Inner Game meets Corporate

Chapter 2:
The Inner Game Meets Corporate America

One day not long after the publication of The Inner Game of Tennis, Archie McGill, then the VP of business marketing at AT&T, unexpectedly showed up in Los Angeles asking for an Inner Game tennis lesson. Pleased and somewhat surprised with both the process and the results, he invited me to lunch to discuss his challenge to change the corporate culture at AT&T. He took about two minutes to describe the complex set of changes that had been set in motion by the Supreme Court’s decision that AT&T would have to break up its monopoly in telecommunications.

“If we can’t succeed in making this monumental transition from a monopolistic utility to a competitive, market-driven communications enterprise, we will be eaten alive in the new environment. And we have to do it now. We have no choice.” His summary was compelling, but his situation seemed light-years away from my experience using Inner Game methods to help students bring out their potential on the tennis courts. So I was quite shocked when McGill asked me for my analysis of the situation.

“So, tell me,” he said, in a non-nonsense tone, “what’s the real problem?” I said nothing for what seemed like a long time. Then a response came from my mouth that surprised me as much for its authority as for its content. “The problem is your people don’t know who they are,” I said emphatically. “Thus, they tend to identify themselves with their roles, their reputations, the company itself, and the current way of doing things. When the stability of any of these factors is threatened, their automatic response is to resist, and to resist as if they were protecting their own selves. Because they are protecting who they think they are, they do so with considerable force.”*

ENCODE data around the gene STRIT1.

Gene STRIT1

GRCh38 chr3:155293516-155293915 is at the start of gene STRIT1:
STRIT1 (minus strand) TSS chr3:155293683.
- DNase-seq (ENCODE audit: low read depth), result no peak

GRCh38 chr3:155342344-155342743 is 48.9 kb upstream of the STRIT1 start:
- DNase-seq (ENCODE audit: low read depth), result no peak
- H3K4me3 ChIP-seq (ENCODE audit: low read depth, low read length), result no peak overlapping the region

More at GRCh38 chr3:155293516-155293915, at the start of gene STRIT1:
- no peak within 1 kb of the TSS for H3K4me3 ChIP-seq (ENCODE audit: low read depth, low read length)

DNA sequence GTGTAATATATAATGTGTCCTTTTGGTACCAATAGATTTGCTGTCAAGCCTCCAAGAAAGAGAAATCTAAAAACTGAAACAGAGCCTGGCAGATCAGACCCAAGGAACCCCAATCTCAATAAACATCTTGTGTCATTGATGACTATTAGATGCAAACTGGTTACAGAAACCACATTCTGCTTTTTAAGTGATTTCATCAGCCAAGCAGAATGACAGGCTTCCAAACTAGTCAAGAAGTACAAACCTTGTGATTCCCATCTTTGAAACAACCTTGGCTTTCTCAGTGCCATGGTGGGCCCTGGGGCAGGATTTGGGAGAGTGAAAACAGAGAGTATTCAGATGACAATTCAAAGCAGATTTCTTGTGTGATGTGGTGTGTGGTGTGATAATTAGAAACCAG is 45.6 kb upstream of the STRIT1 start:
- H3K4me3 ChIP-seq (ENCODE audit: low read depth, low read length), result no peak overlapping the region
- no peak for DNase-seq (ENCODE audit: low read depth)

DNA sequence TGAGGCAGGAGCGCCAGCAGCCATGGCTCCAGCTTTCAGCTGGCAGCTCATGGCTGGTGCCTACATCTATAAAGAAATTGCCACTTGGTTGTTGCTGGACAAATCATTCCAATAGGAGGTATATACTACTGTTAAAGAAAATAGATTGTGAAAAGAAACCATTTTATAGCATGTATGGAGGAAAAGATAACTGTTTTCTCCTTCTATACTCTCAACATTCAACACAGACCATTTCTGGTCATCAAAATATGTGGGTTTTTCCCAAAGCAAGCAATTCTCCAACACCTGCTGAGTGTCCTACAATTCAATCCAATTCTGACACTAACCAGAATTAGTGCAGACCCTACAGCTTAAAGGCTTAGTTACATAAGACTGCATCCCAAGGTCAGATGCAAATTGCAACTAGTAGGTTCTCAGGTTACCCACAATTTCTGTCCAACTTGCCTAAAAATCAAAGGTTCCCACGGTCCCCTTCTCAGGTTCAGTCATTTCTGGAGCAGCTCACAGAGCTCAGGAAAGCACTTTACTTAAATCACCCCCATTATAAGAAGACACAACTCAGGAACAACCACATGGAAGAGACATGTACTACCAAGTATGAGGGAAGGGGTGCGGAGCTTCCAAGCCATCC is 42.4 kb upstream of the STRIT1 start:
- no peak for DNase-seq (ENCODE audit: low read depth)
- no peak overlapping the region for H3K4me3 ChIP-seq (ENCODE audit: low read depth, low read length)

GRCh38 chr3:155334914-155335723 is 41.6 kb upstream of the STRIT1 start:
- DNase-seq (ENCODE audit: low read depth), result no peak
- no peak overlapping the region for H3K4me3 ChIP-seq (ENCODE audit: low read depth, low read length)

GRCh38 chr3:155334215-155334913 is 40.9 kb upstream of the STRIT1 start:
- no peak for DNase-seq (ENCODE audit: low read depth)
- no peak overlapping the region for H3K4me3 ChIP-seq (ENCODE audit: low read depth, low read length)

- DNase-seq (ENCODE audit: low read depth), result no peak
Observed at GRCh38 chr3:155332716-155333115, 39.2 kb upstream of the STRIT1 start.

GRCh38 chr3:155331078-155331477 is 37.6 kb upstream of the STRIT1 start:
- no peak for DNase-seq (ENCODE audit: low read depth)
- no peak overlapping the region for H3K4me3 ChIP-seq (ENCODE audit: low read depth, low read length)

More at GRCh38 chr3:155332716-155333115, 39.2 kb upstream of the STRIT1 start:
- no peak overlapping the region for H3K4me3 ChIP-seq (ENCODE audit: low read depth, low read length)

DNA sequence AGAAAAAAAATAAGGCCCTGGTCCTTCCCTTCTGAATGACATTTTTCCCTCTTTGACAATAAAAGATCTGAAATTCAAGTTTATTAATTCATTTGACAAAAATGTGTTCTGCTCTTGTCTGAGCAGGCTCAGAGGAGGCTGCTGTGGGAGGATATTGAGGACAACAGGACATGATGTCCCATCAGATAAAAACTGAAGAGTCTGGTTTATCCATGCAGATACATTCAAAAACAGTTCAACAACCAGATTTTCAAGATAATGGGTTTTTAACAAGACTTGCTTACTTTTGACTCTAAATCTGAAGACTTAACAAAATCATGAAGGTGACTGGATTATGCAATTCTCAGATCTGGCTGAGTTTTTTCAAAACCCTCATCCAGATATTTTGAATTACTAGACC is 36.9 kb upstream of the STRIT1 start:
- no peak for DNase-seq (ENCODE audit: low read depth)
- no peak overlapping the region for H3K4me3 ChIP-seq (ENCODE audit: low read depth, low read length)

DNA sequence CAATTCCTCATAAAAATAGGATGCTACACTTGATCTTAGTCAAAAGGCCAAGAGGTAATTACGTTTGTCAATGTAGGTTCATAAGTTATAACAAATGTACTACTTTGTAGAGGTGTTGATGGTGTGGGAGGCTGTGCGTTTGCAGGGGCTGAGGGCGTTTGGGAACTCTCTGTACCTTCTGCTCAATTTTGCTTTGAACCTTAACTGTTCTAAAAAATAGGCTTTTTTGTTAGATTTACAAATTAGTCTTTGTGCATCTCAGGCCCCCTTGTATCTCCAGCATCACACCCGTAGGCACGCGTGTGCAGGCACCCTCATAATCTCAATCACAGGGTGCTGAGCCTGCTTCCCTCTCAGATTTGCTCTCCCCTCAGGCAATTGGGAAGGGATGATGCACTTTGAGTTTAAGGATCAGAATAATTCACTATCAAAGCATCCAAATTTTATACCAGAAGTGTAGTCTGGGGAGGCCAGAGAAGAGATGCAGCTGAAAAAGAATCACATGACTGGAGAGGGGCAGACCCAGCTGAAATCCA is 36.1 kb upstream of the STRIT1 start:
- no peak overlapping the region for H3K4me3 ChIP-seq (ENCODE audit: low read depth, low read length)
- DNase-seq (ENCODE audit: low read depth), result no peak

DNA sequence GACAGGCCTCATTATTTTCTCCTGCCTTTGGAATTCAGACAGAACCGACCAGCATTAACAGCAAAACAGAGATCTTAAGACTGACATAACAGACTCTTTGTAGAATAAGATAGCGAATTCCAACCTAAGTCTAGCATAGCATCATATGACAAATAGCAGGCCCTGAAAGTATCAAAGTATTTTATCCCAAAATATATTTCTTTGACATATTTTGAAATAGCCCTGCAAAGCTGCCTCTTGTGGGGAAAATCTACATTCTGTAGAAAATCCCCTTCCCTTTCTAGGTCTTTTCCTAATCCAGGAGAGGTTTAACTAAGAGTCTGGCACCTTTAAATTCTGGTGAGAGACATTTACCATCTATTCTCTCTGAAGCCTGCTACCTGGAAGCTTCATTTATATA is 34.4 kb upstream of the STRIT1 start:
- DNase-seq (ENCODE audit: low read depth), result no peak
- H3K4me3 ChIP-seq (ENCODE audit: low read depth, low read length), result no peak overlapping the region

Self 2, the self that is born with the gifts of freedom and self-expression, can easily be forgotten in the drama of the play.

I ran across a quote recently that puts it quite well:

There is vitality, a life force, a quickening that is translated through you into action, and because there is only one of you in all time, this expression is unique. And if you block it, it will never exist through any other medium and be lost. The world will not have it. It is not your business to determine how good it is, nor how valuable it is, nor how it compares with other expressions. It is your business to keep it yours clearly and directly, to keep the channel open. You do not even have to believe in yourself or your work. You have to keep yourself open and aware directly to the urges that motivate you. Keep the channel open.

The goal to work freely while maintaining the integrity of Self 2 is a challenging one. It requires great control over the factors that influence one’s inner environment. This in turn requires an increased awareness of and independence from the surrounding cultural conversation, as well as more conscious communication with one’s co-workers. Work culture can be changed only through the interactions between co-workers.

Any manager or coach of a team can make a significant difference in the interactions between individuals of that team. This can minimize the amount of self-interference and increase the team’s access to their collective capabilities to learn and perform. Furthermore, corporate leaders who recognize the far-reaching implications of the corporate culture are in a position to learn how to identify the important levers of cultural change. The goal is to make changes in organizational culture that minimize self-interference and acknowledge the inherent motivations and talents of the work force.

*Martha Graham to biographer Agnes de Mille in Martha: The Life and Work of Martha Graham (New York: Random House, 1992).

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